I'm still but a student, however I at least get the VS done and charted in as near real-time as possible. Then once I've got a few minutes, I then chart the "faster" items and then the assessment. Somewhere in there, I'll put in an assessment note.
    Ativan likes this.
  6. Visit  RNperdiem profile page
    2
    I am not one of those nurses you will see drifting in a few minutes late and dragging their feet getting their work started.
    I find that for me, really pushing through the beginning of the shift gets my day of to a good start and I can keep up with the charting better if the first round of charting, assessments and meds are done efficiently.
    I like to chart in the patient room if it is quiet and there are no visitors. The nurses station has more distractions.
    There is only so far you can take things. Patient care comes first. These days there is a bigger link to reimbursement in computerized charting, so expect a push towards nursing the charting.
    Ativan and Twinmom06 like this.
  7. Visit  1fastRN profile page
    1
    I'm in the ER and I try to. I try to do a quick patient rounding, quick charting atleast a little blurb.

    Lately with staffing at an all time low and patient volume at an all time high I feel like I can never catch up on my chart. I'm actually DOING stuff, just so busy that charting is my last priority. CYA always prevails though... I try to atleast go back and finialize my charts on very critical patients.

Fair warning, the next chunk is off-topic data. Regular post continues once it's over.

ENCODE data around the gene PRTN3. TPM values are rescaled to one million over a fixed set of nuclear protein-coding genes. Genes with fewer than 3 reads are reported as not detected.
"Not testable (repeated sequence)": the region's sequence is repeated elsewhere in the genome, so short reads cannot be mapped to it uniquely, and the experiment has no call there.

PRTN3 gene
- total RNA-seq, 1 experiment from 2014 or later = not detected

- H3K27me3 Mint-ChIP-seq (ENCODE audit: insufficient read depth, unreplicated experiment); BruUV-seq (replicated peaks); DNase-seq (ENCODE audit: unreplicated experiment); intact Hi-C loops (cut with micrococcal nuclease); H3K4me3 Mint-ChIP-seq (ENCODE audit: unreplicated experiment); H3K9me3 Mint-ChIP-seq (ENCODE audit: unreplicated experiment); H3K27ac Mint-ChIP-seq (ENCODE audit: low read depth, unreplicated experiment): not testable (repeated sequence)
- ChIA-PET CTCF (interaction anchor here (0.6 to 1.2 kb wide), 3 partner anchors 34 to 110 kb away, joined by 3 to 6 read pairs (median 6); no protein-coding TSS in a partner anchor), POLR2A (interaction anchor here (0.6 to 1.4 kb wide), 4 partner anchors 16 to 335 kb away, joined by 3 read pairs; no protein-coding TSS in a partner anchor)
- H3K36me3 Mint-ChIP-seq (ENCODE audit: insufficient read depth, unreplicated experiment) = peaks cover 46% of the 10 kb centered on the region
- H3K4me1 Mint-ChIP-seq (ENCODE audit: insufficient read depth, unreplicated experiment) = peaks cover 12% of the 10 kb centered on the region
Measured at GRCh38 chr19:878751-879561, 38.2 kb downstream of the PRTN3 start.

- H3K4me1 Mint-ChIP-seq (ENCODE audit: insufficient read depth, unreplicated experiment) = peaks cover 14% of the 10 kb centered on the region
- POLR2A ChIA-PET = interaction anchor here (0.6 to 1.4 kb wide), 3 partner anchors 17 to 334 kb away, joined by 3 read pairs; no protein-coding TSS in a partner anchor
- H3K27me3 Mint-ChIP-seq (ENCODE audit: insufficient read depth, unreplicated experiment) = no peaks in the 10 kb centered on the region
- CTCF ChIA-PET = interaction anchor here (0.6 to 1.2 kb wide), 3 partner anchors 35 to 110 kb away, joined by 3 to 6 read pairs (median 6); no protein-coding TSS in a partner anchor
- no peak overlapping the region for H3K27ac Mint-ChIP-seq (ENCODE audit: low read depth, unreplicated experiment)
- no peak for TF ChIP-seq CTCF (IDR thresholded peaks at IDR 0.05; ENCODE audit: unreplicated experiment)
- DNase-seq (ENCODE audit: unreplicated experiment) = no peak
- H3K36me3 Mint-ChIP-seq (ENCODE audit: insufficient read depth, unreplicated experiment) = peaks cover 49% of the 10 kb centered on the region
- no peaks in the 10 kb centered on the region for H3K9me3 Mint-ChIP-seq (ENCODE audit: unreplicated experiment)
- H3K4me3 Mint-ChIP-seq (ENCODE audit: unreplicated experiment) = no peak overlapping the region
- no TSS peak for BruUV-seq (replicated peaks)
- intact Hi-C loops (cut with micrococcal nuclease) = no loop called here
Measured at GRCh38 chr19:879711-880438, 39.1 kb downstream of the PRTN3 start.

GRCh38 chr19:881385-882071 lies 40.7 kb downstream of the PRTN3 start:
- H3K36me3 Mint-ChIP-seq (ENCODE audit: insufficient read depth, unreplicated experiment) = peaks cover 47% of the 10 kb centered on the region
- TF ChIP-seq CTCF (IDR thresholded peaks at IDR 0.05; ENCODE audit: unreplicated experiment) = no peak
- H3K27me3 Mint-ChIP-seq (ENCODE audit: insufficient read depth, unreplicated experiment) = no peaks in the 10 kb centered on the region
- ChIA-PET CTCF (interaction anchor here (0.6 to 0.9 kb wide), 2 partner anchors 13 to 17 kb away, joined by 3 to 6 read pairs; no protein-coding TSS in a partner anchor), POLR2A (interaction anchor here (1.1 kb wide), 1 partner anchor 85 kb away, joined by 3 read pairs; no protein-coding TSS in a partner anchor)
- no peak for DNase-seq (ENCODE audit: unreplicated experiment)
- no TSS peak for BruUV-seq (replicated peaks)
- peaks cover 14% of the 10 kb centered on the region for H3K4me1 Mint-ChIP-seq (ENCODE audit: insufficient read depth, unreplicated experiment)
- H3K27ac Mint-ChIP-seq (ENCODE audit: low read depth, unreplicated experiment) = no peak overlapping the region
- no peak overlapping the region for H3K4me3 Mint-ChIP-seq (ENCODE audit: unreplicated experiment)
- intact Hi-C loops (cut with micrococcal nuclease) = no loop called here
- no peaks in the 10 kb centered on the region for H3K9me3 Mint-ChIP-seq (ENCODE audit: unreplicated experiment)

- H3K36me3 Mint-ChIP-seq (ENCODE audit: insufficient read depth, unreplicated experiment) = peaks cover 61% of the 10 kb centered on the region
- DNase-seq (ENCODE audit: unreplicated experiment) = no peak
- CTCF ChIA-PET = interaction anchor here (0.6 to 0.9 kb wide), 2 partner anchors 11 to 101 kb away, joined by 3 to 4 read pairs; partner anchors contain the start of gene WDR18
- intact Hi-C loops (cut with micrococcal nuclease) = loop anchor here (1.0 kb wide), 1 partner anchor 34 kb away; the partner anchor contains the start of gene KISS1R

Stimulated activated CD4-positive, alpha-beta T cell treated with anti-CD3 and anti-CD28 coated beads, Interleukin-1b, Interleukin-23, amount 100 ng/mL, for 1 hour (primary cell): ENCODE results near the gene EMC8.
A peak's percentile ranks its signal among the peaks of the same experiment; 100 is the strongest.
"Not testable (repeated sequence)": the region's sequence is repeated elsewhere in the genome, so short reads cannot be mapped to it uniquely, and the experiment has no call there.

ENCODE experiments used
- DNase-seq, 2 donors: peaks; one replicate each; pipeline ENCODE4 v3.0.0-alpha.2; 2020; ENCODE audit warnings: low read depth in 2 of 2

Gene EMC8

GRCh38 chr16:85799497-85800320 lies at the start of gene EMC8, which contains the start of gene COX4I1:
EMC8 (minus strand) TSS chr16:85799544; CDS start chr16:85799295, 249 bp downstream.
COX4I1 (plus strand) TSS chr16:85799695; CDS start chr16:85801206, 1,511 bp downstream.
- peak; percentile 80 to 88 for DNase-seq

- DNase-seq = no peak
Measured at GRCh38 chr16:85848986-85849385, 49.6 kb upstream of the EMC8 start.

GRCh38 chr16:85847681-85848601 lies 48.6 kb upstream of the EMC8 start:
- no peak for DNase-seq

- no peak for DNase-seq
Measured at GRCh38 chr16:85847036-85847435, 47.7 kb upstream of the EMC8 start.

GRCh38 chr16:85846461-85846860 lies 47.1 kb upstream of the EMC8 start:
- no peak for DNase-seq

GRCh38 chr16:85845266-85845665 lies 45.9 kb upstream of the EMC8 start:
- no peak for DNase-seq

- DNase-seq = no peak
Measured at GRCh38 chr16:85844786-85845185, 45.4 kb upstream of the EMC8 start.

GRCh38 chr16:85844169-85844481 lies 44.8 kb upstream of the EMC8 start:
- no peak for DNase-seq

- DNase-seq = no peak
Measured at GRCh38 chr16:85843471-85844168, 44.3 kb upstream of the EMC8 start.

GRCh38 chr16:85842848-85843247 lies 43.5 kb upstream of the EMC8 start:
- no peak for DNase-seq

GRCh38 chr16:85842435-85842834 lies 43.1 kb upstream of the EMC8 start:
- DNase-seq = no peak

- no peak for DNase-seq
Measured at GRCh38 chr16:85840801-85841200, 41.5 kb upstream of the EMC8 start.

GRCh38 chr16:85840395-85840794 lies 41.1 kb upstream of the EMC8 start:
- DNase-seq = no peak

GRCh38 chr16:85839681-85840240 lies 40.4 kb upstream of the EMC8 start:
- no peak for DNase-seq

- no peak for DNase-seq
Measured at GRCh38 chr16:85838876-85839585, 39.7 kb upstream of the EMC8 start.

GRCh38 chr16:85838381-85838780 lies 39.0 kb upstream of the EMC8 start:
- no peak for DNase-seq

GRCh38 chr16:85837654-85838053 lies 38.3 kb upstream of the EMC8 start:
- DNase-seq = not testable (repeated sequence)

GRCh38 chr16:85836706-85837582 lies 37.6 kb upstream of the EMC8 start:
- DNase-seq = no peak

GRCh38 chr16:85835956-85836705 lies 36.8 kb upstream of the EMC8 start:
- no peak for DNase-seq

Ativan likes this.
  8. Visit  Esme12 profile page
    10
    I the ED it is the nature for real time charting. In other units it is not so easy. I would fail miserably at this. I ALWAYS put off charting until patient care was finished.

    I am so NOT into this real time charting. I think it removes the nurses attention away from the patient to the computer.. And they wonder why patients complain.
    Ativan, Dazglue, RNinIN, and 7 others like this.
  9. Visit  Been there,done that profile page
    5
    I felt the most efficient way to chart was at the bedside. I would enter my assessment as I was performing it. Actually gave me a little more time with the patient and I couldn't forget any details.